Our son is number 79 so it could be a longish wait.

They all go back to Tamagi Wat in B.kok on the 26th of Feb. for 10 days before returning to their respective local Wats and leaving to return home on the 8th of March.

Thank you to those who have taken time to read my posts and support the good intentions of those who have enrolled.

marshbags :)

Edited by marshbags

Share this post


Link to post
Share on other sites

I was at an ordination last year in my new families village.

44 junior monks.

On week of celebration on the football field outside the school.

During the week the close family had buildt temporary homes at the edges of the field

They slept the last week with the monks to become and offered food to all.

They were carried around hole week in different costumes and blessed all the houses in the village.

My wife's little brother was to young this time nut is going to be ordained next time in four years.

Very important for the families and for the village community.

My wife bought me traditional dress so I should fit in better.

I had no problems fitting in as I enjoy Loa Khao.

This is small village 14 km from Burmese border in Chiang Mai.

Share this post


Link to post
Share on other sites

My reluctance to comment more deeply is born out of a "concern" for the practices within the Tamagi.

Seen a number of wealthy people divest themselves of their goods and chattles while being "wooed" by these folks only to be put on the back shelf when the well runs dry.

Hard not to sound cautionary whenever their name comes up.

I wish his Majesty every best chance of improved health.

Share this post


Link to post
Share on other sites
I cannot see how ,apart from a nice cute little gesture shaving ones head and becoming a monk in something here called a religion when its in actual fact a philosophy for a few days head can really help anyone.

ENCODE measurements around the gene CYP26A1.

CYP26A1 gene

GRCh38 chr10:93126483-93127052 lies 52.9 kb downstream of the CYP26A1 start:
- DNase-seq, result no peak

It depends on one's definition of "religion." The general understanding these days is not something like "belief in a supreme being," but more like "belief in any system involving supranatural forces." For example, from dictionary.com:

1. a set of beliefs concerning the cause, nature, and purpose of the universe, esp. when considered as the creation of a superhuman agency or agencies, usually involving devotional and ritual observances, and often containing a moral code governing the conduct of human affairs.

2. a specific fundamental set of beliefs and practices generally agreed upon by a number of persons or sects

Apart from the definition, there's the way people practise their beliefs. If you believe that a Buddha image can protect you, for example, then it's more like a religion. If you believe there is a natural universal law of karma governing the lives of humans and that you will be reborn in a situation according to this law, it's more like a religion.

Share this post


Link to post
Share on other sites
It is considered respectful and good luck for the parents / family members and I have always looked on it positively over the years.

Thai culture definitely comes into the scenario of course in a big way.

My son decided he wanted to become a monk with a hope of giving us his parents a long life, good health ect

Congratulations marshbags. AFAIK, the deeper idea behind ordaining "for the parents" is actually to transfer the merit gained from ordaining to the parents. If the parents are deceased, apparently the merit can be transferred to them if they ended up in the Hungry Ghost realm.

Another thing is the Buddha said we can never repay the debt we owe to our parents, and the best way we can attempt to do this is to teach them the Dhamma. Someone who had been a monk for awhile might be able to do this.

More importantly, the way I see it, is what the son himself gets out of the experience.

As for Wat Dhammakaya (to give it the correct spelling), it's controversial for several reasons but it does seem to take ordination seriously and insist that monks be a good example - something Thai people very much want to see. The Dhammakaya sect has been associated with Thaksin and the TRT, which is allegedly why charges of embezzlement against the abbot were unexpectedly dropped during Thaksin's tenure, so I don't know why a Red Shirt would have a problem with them.

Share this post


Link to post
Share on other sites
The trouble with this post is how to gives one true opinion without offending.

I have a different view.

I cannot see how ,apart from a nice cute little gesture shaving ones head and becoming a monk in something here called a religion when its in actual fact a philosophy for a few days head can really help anyone.